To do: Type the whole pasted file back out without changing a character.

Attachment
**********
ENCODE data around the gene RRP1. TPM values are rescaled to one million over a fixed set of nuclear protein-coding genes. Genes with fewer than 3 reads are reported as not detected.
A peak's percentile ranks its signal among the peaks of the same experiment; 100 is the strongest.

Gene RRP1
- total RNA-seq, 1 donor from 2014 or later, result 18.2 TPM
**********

ENCODE data around the gene RRP1. TPM values are rescaled to one million over a fixed set of nuclear protein-coding genes. Genes with fewer than 3 reads are reported as not detected.
A peak's percentile ranks its signal among the peaks of the same experiment; 100 is the strongest.

Gene RRP1
- total RNA-seq, 1 donor from 2014 or later, result 18.2 TPM